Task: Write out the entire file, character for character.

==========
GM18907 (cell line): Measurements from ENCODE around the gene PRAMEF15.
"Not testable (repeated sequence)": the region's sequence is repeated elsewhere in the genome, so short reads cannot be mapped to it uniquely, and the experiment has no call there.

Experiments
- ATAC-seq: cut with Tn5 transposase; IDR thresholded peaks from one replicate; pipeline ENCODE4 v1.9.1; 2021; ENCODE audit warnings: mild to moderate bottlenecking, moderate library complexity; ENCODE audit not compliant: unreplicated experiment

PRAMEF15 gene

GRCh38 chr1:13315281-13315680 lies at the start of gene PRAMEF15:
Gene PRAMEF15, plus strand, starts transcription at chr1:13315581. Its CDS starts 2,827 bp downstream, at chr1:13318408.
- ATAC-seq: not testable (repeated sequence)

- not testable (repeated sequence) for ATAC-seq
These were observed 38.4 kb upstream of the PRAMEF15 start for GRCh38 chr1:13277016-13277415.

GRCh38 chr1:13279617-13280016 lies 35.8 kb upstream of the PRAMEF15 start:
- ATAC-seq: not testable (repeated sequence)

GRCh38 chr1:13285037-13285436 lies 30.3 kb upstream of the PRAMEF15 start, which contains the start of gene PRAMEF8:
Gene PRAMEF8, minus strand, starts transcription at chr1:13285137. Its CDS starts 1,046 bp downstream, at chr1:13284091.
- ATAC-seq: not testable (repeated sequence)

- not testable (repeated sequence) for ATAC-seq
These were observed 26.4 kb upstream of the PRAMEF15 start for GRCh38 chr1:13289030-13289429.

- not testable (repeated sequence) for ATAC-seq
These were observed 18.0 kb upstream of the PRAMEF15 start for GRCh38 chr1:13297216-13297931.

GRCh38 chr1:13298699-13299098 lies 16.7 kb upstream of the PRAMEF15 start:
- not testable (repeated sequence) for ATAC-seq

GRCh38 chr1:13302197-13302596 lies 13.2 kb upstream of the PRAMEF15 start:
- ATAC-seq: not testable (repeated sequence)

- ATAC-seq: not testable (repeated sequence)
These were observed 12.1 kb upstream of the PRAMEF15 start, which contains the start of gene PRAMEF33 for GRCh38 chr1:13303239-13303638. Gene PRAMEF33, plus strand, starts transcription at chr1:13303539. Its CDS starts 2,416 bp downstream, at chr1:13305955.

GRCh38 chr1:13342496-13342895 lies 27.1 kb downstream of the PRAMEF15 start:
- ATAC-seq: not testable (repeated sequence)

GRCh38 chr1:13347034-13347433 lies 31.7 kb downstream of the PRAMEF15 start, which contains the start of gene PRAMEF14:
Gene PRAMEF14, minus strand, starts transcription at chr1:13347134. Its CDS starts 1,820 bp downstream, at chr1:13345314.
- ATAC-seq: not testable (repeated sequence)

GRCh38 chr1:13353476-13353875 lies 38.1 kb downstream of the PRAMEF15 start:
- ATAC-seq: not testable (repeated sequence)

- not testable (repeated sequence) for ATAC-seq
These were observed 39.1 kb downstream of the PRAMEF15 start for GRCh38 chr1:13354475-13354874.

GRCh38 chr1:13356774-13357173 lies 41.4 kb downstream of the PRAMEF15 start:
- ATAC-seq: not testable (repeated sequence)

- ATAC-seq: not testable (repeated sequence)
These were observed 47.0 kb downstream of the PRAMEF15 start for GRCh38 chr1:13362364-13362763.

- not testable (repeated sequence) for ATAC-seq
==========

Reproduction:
GM18907 (cell line): Measurements from ENCODE around the gene PRAMEF15.
"Not testable (repeated sequence)": the region's sequence is repeated elsewhere in the genome, so short reads cannot be mapped to it uniquely, and the experiment has no call there.

Experiments
- ATAC-seq: cut with Tn5 transposase; IDR thresholded peaks from one replicate; pipeline ENCODE4 v1.9.1; 2021; ENCODE audit warnings: mild to moderate bottlenecking, moderate library complexity; ENCODE audit not compliant: unreplicated experiment

PRAMEF15 gene

GRCh38 chr1:13315281-13315680 lies at the start of gene PRAMEF15:
Gene PRAMEF15, plus strand, starts transcription at chr1:13315581. Its CDS starts 2,827 bp downstream, at chr1:13318408.
- ATAC-seq: not testable (repeated sequence)

- not testable (repeated sequence) for ATAC-seq
These were observed 38.4 kb upstream of the PRAMEF15 start for GRCh38 chr1:13277016-13277415.

GRCh38 chr1:13279617-13280016 lies 35.8 kb upstream of the PRAMEF15 start:
- ATAC-seq: not testable (repeated sequence)

GRCh38 chr1:13285037-13285436 lies 30.3 kb upstream of the PRAMEF15 start, which contains the start of gene PRAMEF8:
Gene PRAMEF8, minus strand, starts transcription at chr1:13285137. Its CDS starts 1,046 bp downstream, at chr1:13284091.
- ATAC-seq: not testable (repeated sequence)

- not testable (repeated sequence) for ATAC-seq
These were observed 26.4 kb upstream of the PRAMEF15 start for GRCh38 chr1:13289030-13289429.

- not testable (repeated sequence) for ATAC-seq
These were observed 18.0 kb upstream of the PRAMEF15 start for GRCh38 chr1:13297216-13297931.

GRCh38 chr1:13298699-13299098 lies 16.7 kb upstream of the PRAMEF15 start:
- not testable (repeated sequence) for ATAC-seq

GRCh38 chr1:13302197-13302596 lies 13.2 kb upstream of the PRAMEF15 start:
- ATAC-seq: not testable (repeated sequence)

- ATAC-seq: not testable (repeated sequence)
These were observed 12.1 kb upstream of the PRAMEF15 start, which contains the start of gene PRAMEF33 for GRCh38 chr1:13303239-13303638. Gene PRAMEF33, plus strand, starts transcription at chr1:13303539. Its CDS starts 2,416 bp downstream, at chr1:13305955.

GRCh38 chr1:13342496-13342895 lies 27.1 kb downstream of the PRAMEF15 start:
- ATAC-seq: not testable (repeated sequence)

GRCh38 chr1:13347034-13347433 lies 31.7 kb downstream of the PRAMEF15 start, which contains the start of gene PRAMEF14:
Gene PRAMEF14, minus strand, starts transcription at chr1:13347134. Its CDS starts 1,820 bp downstream, at chr1:13345314.
- ATAC-seq: not testable (repeated sequence)

GRCh38 chr1:13353476-13353875 lies 38.1 kb downstream of the PRAMEF15 start:
- ATAC-seq: not testable (repeated sequence)

- not testable (repeated sequence) for ATAC-seq
These were observed 39.1 kb downstream of the PRAMEF15 start for GRCh38 chr1:13354475-13354874.

GRCh38 chr1:13356774-13357173 lies 41.4 kb downstream of the PRAMEF15 start:
- ATAC-seq: not testable (repeated sequence)

- ATAC-seq: not testable (repeated sequence)
These were observed 47.0 kb downstream of the PRAMEF15 start for GRCh38 chr1:13362364-13362763.

- not testable (repeated sequence) for ATAC-seq